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How's it coming, New Jersey? Vote on recreational marijuana delayed again

New Jersey, a state which currently has a working and growing medical marijuana program, has been inching toward recreational marijuana legalization and a regulated and taxed market for months. However, the goalposts keep moving as proponents wrangle with holdouts in the New Jersey House. A planned vote at the end of October now looks unlikely according to top Democrats who are now calling on Gov. Phil Murphy for reinforcement in gaining the votes needed to pass the measure.

New Jersey’s medical marijuana program has been in place since 2010. If the legislature does legalize the use of marijuana by all adults, then New Jersey will be joining nine others across the country which have legalized recreational marijuana.

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If the new bill passes, New Jersey will be the first state in the country to create a regulated marijuana market through legislation. Vermont decriminalized marijuana via legislation. However, the measure did not create a regulated market.

Experts estimate the Garden State’s combined medical and recreational cannabis market will be worth $1 billion a  year, will create thousands of jobs. It is expected to bring in millions in tax revenue.

Aside from generating tax revenue, the state stands to save $130 million a year on law enforcement and criminal justice.

#MedicalMarijuana treats over 30K patients in New Jersey- and growing fast.We received 146 apps for more ATCs! We will look for:✔️Diversity of applicants✔️Ability to ramp up production responsibly✔️Good professional track records to run ATCs that meet patients’ needs

— Shereef Elnahal, MD (@ShereefElnahal) September 5, 2018

 

Meanwhile, New Jersey’s medical marijuana program grows

While New Jersey lawmakers continue to haggle over the details of the legalization bill, the state’s medical marijuana program, which has recently undergone expansion, has seen a groundswell of new patients and doctors.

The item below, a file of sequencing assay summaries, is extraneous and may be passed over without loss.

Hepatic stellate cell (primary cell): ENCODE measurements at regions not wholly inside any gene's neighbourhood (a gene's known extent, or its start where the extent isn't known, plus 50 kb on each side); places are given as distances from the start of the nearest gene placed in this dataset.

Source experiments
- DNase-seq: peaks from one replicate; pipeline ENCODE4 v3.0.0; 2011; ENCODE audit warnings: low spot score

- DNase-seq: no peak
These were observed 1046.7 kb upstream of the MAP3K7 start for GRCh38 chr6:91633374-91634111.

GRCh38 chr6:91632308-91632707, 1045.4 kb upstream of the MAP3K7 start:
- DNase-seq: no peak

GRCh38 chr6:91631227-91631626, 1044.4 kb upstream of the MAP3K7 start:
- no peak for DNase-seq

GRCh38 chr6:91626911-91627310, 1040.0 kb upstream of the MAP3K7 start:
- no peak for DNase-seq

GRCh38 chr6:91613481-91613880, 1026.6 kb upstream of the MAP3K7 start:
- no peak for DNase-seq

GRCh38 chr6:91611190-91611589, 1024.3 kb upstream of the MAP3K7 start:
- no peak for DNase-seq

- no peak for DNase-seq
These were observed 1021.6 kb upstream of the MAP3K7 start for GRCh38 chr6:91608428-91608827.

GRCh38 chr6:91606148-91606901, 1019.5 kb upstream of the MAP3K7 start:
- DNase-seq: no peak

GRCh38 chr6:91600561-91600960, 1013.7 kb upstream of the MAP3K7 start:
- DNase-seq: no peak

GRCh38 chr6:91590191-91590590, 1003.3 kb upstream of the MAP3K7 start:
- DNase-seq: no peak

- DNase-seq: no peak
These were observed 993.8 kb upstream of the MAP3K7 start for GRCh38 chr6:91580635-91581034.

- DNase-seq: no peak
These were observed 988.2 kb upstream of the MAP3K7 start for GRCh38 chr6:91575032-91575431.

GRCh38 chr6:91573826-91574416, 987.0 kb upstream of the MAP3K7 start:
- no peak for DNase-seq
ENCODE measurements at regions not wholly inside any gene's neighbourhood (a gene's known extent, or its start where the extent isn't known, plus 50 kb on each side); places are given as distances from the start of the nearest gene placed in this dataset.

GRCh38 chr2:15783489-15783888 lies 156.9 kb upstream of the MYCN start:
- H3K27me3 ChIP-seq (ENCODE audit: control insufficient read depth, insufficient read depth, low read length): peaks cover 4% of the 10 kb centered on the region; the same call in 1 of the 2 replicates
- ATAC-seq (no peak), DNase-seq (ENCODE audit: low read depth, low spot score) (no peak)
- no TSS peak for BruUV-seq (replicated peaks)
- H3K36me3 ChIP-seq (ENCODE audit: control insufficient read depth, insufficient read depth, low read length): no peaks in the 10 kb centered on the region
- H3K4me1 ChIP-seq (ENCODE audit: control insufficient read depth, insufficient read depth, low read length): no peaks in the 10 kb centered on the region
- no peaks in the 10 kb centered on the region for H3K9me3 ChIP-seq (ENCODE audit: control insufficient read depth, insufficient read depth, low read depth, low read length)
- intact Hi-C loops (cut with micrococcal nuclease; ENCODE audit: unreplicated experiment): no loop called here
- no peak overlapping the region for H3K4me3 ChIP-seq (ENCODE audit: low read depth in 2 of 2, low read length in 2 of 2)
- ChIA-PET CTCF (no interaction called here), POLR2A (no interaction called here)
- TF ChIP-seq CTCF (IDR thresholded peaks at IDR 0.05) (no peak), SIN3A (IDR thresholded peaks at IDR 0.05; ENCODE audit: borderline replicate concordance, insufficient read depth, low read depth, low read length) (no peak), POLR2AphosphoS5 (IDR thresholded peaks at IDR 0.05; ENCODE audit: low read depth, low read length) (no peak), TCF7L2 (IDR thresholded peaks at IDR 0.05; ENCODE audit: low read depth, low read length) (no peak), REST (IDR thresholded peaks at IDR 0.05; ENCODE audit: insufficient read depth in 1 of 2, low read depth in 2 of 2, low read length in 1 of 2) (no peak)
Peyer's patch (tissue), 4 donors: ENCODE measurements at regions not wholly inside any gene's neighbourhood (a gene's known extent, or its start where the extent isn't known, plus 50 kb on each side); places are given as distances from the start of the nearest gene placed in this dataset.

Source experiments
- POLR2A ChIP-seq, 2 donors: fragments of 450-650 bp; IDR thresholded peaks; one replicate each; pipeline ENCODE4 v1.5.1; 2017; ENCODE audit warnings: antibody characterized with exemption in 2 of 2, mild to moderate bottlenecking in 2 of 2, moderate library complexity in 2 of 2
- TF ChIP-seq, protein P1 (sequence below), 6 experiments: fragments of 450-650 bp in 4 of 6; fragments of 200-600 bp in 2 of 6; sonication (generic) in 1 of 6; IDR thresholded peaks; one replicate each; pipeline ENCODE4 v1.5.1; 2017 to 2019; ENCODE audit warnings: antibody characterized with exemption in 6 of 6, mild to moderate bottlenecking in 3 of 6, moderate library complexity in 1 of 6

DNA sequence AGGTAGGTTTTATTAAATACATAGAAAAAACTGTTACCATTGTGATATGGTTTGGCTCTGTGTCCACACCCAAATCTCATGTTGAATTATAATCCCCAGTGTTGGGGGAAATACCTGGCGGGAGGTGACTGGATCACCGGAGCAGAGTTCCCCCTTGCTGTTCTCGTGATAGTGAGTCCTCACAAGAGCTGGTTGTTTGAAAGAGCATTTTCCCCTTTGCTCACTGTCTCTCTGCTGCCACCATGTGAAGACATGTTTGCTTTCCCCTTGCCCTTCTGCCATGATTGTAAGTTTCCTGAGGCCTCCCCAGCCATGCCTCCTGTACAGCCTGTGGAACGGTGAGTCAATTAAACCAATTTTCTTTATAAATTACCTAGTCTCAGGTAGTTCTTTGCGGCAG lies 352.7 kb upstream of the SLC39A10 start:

New Jersey’s medical marijuana began back in 2010. The outgoing governor at the time, Jon Corzine signed the bill on his final day in office. Corzine was succeeded by Chris Christie, a staunch and vocal prohibitionist. Although Christie did his best to restrict and stunt the program while in office, the state granted six vertically integrated medical marijuana licenses.

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With Christie on his way out, New Jersey gubernatorial candidate Phil Murphy made legalization a major plank in his platform. Murphy won the day and immediately began working with lawmakers such as Senate Judiciary Committee Chair Nicholas Scutari on putting together recreational marijuana legislation. Murphy’s original goal was to have legislation signed by the end of the summer.  

Shortly after taking office, Murphy’s administration expanded the list of medical conditions which qualify residents for a medical marijuana card, adding anxiety, migraines, two types of chronic pain, and Tourette’s Syndrome to the list.

Scutari was instrumental in developing expansion plans before Murphy even took office. Since the measure was signed, an estimated 10,000 additional residents have joined the medical marijuana program which has ballooned from 17,000 to 34,000 since Murphy took office in January. The majority of the patients who have signed up since January, have one of the five new medical conditions.

Approximately 300 more doctors have also joined the program bring the total up to about 800 and greatly reducing the wait time to get an ID card to an average of just two weeks. Fees have been reduced. There are also 1,345 caregivers in the state.

On a down note, dozens of suburban New Jersey towns have banned medical marijuana dispensaries.

Within the past few days, the state also implemented a new measure which allows dispensaries to post their prices — a move which is expected to lower prices. Medical marijuana can cost as much as $500 per ounce in New Jersey.